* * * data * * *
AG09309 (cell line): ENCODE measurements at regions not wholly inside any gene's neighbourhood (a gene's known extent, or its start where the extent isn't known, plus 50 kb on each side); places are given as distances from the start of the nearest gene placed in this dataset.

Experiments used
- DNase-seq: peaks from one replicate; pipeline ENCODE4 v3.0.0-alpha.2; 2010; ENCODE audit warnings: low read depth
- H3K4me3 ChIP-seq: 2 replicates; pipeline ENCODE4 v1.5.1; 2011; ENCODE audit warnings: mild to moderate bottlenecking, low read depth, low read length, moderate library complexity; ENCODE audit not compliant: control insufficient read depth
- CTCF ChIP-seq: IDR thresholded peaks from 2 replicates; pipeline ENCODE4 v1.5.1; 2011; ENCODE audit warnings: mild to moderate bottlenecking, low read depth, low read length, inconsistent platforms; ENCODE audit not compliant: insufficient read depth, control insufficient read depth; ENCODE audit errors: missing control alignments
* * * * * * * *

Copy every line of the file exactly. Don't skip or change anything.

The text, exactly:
AG09309 (cell line): ENCODE measurements at regions not wholly inside any gene's neighbourhood (a gene's known extent, or its start where the extent isn't known, plus 50 kb on each side); places are given as distances from the start of the nearest gene placed in this dataset.

Experiments used
- DNase-seq: peaks from one replicate; pipeline ENCODE4 v3.0.0-alpha.2; 2010; ENCODE audit warnings: low read depth
- H3K4me3 ChIP-seq: 2 replicates; pipeline ENCODE4 v1.5.1; 2011; ENCODE audit warnings: mild to moderate bottlenecking, low read depth, low read length, moderate library complexity; ENCODE audit not compliant: control insufficient read depth
- CTCF ChIP-seq: IDR thresholded peaks from 2 replicates; pipeline ENCODE4 v1.5.1; 2011; ENCODE audit warnings: mild to moderate bottlenecking, low read depth, low read length, inconsistent platforms; ENCODE audit not compliant: insufficient read depth, control insufficient read depth; ENCODE audit errors: missing control alignments